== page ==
In a circular economy, repair should be prioritized over replacement. Although it might be easier and quicker to send out a new product, what happens to the “broken” one? Both eco-conscious consumers and legislation are increasingly demanding the right to repair. In March 2023, the EU adopted a new proposal promoting the repair of goods to ensure that consumers have easier and cheaper options to repair products that are technically repairable.
Many brands have repair procedures in place, allowing customers to send in faulty clothing, footwear and sporting equipment items. But lots of repairs can be done by consumers themselves, saving valuable CO2 associated with shipping and returns. The easiest way to facilitate this? With “How To videos.” In our listicle, we highlight the outdoor and sporting brands and retailers who are already helping consumers repair their own outdoor gear, making it last longer and keeping it in circulation for as long as possible.
In our article Patagonia’s Re:Thinking: How circular is one of the most ambitious outdoor brands? we ask exactly that: How circular is one of the most ambitious outdoor brands, Patagonia? Often held up as one of the best examples of sustainable business in the outdoor industry, it of course offers a repair service and launched the Worn Wear program as far back as 2005. Globally, Patagonia now has 72 repair centers and repaired over 100,000 products in the past year.
But for consumers keen to try and repair their own Patagonia products, there is also a series of videos available on YouTube, including how to repair a zipper, how to fix a buckle and how to “better a sweater,” which details depilling a sweater.
2. Helly Hansen
Some clothing repairs can actually be avoided by following the correct cleaning and care processes for technical clothing. This is especially true for performance clothing, like wool base layers, down jackets and outer shells.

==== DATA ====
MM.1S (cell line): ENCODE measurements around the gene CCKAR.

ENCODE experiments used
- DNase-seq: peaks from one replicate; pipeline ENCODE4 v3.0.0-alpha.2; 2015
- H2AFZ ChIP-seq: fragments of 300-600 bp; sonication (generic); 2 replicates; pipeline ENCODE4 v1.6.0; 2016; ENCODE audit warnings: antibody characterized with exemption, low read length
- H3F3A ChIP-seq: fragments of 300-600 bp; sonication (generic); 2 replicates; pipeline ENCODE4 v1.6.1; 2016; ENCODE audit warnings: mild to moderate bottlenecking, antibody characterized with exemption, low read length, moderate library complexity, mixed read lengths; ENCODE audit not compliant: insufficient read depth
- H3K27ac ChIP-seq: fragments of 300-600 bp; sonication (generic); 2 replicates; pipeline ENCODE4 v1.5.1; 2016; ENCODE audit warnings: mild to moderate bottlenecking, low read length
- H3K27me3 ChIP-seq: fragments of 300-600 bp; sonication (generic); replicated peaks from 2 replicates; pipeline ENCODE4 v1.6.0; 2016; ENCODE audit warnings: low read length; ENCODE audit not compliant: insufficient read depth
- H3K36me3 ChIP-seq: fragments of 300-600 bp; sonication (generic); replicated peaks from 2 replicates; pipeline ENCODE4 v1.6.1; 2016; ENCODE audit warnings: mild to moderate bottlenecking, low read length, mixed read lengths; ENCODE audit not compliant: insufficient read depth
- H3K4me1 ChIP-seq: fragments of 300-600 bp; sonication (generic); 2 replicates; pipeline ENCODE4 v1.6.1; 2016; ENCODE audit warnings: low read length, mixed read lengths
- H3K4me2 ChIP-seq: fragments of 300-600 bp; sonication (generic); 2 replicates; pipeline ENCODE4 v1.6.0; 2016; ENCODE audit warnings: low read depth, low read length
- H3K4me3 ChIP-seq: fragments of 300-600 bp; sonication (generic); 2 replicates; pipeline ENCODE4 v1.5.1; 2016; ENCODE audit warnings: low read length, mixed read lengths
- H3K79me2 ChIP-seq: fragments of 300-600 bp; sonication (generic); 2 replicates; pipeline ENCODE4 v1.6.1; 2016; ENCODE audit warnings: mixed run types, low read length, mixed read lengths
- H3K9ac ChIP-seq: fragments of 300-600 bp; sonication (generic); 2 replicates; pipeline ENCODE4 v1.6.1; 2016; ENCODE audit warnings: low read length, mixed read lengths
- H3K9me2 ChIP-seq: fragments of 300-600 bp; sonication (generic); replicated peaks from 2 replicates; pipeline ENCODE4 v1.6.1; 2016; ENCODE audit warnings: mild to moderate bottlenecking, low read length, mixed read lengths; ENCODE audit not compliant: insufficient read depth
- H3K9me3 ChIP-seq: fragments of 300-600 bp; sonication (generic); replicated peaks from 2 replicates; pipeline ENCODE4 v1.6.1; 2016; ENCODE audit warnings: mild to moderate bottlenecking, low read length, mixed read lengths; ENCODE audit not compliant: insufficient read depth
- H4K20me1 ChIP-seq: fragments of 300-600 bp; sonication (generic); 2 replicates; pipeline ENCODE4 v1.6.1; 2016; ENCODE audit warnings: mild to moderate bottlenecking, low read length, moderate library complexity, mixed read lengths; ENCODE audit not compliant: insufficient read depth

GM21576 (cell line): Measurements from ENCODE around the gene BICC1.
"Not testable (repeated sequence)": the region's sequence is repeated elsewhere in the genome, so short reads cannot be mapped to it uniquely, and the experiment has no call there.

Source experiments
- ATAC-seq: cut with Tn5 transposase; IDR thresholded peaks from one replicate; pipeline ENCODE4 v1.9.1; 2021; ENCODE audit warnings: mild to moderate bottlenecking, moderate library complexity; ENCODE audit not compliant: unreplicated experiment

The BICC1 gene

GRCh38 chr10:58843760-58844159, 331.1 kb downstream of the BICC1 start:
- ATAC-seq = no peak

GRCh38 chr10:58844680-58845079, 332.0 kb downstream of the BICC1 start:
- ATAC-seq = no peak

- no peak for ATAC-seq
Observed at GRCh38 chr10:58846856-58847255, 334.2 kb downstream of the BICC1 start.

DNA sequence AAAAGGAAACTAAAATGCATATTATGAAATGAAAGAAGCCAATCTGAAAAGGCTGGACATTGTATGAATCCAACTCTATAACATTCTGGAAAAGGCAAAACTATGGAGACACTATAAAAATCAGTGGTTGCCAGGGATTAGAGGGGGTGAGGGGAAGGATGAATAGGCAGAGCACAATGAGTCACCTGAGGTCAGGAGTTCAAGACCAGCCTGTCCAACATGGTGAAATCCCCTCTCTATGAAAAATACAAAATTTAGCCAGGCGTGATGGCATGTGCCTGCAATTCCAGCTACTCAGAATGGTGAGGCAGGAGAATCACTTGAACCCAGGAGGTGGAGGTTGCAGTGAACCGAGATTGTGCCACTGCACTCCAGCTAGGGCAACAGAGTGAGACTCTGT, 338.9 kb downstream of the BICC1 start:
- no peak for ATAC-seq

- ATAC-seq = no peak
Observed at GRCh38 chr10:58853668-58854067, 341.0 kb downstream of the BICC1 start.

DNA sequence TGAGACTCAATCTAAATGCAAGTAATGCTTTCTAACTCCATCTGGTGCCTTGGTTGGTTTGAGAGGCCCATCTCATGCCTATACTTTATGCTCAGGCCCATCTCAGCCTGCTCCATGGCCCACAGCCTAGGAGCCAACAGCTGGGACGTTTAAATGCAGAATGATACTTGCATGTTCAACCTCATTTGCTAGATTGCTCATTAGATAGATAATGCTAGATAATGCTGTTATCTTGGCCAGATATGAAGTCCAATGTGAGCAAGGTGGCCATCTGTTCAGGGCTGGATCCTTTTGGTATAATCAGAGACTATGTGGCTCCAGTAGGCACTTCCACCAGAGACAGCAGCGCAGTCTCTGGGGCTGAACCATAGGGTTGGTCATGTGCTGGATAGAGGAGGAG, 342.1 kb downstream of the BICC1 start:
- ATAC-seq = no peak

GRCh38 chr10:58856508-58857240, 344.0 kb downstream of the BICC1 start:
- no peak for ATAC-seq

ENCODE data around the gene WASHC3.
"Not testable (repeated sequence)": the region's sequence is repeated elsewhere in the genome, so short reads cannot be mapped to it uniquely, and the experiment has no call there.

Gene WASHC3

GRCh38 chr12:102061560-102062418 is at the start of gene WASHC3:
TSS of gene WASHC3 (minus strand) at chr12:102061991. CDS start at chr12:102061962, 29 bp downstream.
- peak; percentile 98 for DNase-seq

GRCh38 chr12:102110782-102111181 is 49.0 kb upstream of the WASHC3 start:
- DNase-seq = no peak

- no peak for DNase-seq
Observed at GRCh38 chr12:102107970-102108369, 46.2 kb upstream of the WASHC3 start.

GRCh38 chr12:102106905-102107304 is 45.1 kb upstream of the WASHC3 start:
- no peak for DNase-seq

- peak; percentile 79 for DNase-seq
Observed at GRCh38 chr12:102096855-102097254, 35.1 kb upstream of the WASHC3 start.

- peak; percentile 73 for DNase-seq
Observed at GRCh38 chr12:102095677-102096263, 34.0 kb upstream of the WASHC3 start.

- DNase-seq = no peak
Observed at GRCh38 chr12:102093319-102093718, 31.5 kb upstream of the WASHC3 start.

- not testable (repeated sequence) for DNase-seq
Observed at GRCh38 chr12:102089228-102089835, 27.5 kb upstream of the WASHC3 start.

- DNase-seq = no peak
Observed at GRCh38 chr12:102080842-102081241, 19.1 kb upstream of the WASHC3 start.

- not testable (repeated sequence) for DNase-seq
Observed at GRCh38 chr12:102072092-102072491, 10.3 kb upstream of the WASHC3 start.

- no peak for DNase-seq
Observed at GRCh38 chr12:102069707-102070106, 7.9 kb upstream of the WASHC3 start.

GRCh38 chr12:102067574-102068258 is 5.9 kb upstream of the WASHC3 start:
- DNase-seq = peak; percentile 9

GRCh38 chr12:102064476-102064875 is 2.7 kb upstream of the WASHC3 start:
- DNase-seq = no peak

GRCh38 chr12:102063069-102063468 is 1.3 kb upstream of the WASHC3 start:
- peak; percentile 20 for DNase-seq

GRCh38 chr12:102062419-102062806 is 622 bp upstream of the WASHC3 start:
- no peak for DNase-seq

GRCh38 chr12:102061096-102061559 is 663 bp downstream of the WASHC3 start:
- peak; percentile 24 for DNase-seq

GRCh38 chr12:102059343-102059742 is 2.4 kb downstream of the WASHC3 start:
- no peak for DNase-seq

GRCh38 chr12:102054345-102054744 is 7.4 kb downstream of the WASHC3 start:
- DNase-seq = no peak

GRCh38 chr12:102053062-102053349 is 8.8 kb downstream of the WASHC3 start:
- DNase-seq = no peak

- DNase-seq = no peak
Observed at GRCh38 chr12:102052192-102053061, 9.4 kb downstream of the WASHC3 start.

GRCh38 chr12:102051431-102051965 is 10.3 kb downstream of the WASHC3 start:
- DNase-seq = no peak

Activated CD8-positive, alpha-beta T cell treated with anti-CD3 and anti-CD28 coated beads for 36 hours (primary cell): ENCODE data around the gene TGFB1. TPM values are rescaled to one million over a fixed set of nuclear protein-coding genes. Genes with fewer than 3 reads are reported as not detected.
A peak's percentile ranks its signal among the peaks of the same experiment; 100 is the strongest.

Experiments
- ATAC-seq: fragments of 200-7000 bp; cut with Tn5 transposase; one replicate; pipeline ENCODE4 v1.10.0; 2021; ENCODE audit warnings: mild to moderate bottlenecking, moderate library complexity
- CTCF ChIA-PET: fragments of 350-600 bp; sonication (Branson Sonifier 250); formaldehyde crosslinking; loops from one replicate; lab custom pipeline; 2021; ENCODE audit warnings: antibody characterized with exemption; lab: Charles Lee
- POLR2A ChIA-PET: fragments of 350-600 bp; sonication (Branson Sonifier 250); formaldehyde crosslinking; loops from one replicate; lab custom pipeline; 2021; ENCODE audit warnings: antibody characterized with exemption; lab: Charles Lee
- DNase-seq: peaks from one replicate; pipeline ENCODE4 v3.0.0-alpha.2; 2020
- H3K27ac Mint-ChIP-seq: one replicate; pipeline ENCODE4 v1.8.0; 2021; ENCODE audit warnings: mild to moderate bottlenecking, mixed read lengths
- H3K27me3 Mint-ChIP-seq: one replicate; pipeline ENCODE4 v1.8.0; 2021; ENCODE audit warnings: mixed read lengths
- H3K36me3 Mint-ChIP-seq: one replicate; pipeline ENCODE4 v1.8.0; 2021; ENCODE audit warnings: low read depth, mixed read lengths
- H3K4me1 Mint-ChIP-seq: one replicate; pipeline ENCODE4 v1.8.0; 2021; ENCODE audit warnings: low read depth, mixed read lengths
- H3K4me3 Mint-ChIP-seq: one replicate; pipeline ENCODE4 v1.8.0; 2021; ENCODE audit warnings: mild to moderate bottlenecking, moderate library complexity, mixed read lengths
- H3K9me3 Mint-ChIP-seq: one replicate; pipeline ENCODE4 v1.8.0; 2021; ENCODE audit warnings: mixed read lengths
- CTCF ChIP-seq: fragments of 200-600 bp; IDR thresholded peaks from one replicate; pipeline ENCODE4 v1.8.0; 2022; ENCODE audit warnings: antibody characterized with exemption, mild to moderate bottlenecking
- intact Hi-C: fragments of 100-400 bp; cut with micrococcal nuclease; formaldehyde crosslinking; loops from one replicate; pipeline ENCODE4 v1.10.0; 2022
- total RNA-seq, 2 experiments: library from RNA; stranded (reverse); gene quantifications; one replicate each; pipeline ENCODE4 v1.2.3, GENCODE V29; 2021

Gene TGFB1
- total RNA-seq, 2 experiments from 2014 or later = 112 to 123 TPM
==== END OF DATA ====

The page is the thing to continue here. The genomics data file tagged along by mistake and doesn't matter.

Helly Hansen offers a series of free product care videos for its range of products on YouTube, including how to wash and care for wool base layers and down jackets. With the right care, damage from incorrect washing procedures, such as shrinking and loss of DWR coatings, can be avoided.
Swedish consumers’ favorite sustainable brand Fjällräven has a series of videos on YouTube with topics ranging from small repairs like patching Fjällräven rucksacks and clothing, to routine care videos including how to take care of wool garments, storing down items and maintaining water repellency.
Norrøna is another Scandinavian brand offering videos on its homepage which show you how to do simple fixes on your outdoor clothing, including patching Gore-Tex items, fixing tears in down jackets and replacing zipper pulls. The brand also provides spare parts to make repairing Norrøna products even easier.
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When it comes to keeping outdoor and sporting equipment in service for longer, US outdoor retailer REI has a varied list of instructional videos that cover a wide range of activities. These include videos on how to clean a rope, how to fix a broken tent pole, and how to clean a hydration bladder.
6. Mountain Hardwear
Mountain Hardwear is helping consumers to repair their own outdoor equipment and clothing with its YouTube series: MHW Gear Care. The videos look at repairing tents, sleeping bags, and caring for down and rainwear. There is also a video on field care, for repairs on-the-go.